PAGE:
// If the asset is in moderation and approved, proceed.
  if (notificationType === 'moderation' && notificationStatus === 'approved') {
    // Get the current public ID.
    const fromId = {{[].public_id}}
    // Build a new public ID.
    const pathComponents = fromId.split('/')
    if (pathComponents.length === 2 && pathComponents[0] === 'toBeModerated') {
      const toId = pathComponents[0] + '/' + 'approved' + '/' + pathComponents[1]
      // Issue the rename command.
      cloudinary.v2.uploader.rename(fromId, toId, {
        type: 'upload',
        resource_type: 'image'
        .then(res => {
          // Pass along the status for the next step.
          callback(null, { remame: { status: 'success' } })
        .catch(err => {

The above code does not pass along the API credentials from the cloudinary object. When you first link your Cloudinary account, this information is collected by MediaFlows and made available as part of the cloudinary object. Hence, you can build your code like you would with the Node.js SDK.

Send a Confirmation (Optional)

Finally, if you desire, send a message to your systems after an image has been renamed. For example, you can update your database to show that an image has been moderated or monitor the status though your logging and reporting platform. To do so, add a Send HTTP Request element and connect it to the MediaFlows Function element. Double-click the object and specify the values of these two parameters:

  • Request Method: GET or POST.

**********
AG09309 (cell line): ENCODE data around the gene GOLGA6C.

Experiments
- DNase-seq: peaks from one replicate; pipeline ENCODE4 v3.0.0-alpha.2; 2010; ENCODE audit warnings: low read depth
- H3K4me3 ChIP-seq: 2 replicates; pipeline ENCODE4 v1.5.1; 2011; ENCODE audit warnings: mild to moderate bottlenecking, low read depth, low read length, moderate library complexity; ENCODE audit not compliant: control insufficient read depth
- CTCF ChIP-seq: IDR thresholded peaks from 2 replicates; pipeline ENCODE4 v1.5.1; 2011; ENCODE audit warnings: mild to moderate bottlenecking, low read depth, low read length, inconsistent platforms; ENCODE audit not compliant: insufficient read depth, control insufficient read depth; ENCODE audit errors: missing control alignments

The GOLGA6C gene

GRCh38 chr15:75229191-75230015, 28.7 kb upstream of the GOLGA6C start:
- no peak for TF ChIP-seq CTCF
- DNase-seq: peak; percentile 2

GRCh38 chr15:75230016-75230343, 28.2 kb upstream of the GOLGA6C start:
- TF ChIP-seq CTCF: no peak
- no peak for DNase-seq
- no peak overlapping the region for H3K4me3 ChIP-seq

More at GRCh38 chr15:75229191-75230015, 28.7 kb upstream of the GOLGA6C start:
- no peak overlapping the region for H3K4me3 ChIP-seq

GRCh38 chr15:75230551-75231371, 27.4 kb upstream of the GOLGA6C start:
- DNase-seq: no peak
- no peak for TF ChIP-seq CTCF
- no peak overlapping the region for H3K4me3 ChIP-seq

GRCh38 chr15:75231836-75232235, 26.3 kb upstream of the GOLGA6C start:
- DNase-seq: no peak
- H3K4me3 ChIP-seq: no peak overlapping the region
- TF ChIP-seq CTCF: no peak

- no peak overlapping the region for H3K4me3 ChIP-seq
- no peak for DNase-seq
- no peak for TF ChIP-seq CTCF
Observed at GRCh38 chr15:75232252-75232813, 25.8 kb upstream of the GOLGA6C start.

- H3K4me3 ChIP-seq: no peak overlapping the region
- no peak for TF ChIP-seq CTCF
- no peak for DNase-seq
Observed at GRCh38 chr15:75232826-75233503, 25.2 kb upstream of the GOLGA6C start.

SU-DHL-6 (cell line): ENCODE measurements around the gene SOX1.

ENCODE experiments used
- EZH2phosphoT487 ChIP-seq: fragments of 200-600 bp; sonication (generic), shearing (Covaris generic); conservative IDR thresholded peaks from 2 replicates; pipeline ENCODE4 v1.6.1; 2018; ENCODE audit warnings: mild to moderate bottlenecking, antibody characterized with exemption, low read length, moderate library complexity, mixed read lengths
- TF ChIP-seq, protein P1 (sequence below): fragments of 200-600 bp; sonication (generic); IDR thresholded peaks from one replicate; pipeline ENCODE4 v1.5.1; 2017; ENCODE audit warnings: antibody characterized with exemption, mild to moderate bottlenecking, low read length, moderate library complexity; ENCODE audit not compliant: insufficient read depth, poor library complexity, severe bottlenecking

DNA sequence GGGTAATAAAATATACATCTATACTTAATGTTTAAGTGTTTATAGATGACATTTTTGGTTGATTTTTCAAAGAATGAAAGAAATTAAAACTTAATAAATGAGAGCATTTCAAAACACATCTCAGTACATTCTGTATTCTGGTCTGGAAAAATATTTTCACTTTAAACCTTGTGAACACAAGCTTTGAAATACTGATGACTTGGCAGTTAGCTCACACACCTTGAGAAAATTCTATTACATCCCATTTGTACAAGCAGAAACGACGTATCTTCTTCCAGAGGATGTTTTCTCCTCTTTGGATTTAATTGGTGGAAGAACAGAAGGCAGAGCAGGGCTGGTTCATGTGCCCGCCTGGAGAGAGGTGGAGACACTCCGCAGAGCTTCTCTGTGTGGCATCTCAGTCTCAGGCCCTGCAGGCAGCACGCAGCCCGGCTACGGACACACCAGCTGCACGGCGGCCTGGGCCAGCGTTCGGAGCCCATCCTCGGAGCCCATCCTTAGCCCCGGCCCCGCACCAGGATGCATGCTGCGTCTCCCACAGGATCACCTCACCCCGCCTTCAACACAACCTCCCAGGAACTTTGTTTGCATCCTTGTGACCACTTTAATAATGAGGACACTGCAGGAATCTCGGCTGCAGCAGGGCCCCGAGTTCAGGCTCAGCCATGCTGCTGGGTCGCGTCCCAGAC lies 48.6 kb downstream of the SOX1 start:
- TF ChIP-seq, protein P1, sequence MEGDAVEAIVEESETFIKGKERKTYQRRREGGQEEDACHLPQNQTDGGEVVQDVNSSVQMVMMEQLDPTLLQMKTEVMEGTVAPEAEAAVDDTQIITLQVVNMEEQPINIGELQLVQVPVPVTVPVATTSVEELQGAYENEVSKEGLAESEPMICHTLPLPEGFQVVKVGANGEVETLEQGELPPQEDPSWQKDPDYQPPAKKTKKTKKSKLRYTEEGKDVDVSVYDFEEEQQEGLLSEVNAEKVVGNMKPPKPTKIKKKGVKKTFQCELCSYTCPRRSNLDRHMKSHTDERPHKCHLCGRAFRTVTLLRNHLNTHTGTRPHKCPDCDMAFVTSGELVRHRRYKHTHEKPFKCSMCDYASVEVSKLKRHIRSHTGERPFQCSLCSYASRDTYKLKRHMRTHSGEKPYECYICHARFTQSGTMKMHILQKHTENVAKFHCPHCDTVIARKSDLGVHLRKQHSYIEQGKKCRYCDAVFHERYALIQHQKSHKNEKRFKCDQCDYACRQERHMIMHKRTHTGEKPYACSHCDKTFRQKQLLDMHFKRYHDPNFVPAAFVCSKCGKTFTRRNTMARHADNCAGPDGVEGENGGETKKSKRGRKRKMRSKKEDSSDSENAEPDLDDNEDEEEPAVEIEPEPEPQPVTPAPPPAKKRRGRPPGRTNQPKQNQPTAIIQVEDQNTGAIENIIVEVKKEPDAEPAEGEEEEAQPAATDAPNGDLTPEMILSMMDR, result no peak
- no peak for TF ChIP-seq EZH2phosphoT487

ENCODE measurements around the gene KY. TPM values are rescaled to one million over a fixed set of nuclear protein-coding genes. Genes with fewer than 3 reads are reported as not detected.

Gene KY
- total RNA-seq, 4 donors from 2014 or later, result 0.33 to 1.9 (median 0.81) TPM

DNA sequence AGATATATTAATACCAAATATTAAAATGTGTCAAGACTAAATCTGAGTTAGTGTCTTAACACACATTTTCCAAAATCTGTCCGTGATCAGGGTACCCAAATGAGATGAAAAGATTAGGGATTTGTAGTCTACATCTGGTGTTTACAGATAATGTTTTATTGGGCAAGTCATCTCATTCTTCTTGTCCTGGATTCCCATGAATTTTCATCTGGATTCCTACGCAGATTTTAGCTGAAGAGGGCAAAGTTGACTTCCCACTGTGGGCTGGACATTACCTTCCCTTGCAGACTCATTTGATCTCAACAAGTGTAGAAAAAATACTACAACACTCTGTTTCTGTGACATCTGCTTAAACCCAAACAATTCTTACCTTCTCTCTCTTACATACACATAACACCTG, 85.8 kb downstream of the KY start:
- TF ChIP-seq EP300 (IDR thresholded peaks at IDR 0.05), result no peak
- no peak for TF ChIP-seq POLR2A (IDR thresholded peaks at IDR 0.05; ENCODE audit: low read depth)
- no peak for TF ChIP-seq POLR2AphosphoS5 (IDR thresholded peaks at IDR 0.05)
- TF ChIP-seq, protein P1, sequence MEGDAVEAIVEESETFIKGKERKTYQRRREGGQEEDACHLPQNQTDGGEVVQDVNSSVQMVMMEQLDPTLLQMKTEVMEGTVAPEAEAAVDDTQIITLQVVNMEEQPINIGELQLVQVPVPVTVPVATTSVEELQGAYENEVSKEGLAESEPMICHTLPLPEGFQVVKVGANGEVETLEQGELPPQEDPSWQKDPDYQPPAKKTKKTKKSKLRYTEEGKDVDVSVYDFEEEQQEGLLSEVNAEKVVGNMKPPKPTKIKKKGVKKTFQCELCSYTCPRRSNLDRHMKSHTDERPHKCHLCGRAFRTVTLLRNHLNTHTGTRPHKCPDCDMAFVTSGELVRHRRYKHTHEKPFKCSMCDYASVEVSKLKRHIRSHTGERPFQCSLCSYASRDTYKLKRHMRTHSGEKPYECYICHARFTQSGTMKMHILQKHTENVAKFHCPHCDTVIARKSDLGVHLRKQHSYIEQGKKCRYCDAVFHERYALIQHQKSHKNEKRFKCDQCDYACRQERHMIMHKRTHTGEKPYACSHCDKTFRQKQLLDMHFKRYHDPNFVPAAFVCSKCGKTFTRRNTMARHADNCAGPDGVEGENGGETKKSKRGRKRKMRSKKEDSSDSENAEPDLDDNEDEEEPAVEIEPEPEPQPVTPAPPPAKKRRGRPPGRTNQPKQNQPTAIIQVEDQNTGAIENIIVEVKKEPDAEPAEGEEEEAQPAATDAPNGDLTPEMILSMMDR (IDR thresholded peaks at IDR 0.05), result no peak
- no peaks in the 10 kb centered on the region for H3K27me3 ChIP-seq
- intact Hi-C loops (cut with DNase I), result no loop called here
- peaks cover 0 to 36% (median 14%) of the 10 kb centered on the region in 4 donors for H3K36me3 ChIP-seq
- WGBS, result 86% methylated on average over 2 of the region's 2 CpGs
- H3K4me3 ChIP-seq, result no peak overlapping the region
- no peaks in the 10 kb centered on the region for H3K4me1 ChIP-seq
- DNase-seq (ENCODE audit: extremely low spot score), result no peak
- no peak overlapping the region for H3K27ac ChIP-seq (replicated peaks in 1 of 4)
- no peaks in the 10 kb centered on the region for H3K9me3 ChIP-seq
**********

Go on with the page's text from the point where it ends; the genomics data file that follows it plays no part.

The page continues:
• Request URL: Your notification endpoint. For this tutorial, enter the free URL.

Watch this video for the steps:

Step 3: Link MediFlows to Your Cloudinary Account

As a final touch, enable your Cloudinary account to send notifications to the MediaFlows endpoint, as shown here:

Step 3

Recall that you received the notification URL after completing the step Set Up Notifications above. Copy that URL., which in this tutorial is********, and do the following:

  1. Click the Settings icon in your Cloudinary account and then the Upload tab near the top.
  2. Fill in the text field Notification URL with the URL from MediaFlows.

Notification setting


Finally, test the integration. Follow the steps in the video below.

The Many MediaFlows Capabilities

With MediaFlows, you can customize workflows, sequence operations like image moderation, removal of background, and maybe extraction of tests from images. All those complex tasks can be accomplished only through orchestration with AWS Lambda or other external systems. This chart summarizes the workflow you just created:


MediaFlows seamlessly brings this infrastructure closer to you with only minimal coding on your part and no maintenance. What's more, you can share with the Cloudinary community your workflows so that others can leverage and learn from your handiwork.

I look forward to seeing cool, automated creations from you that capitalize on MediaFlows.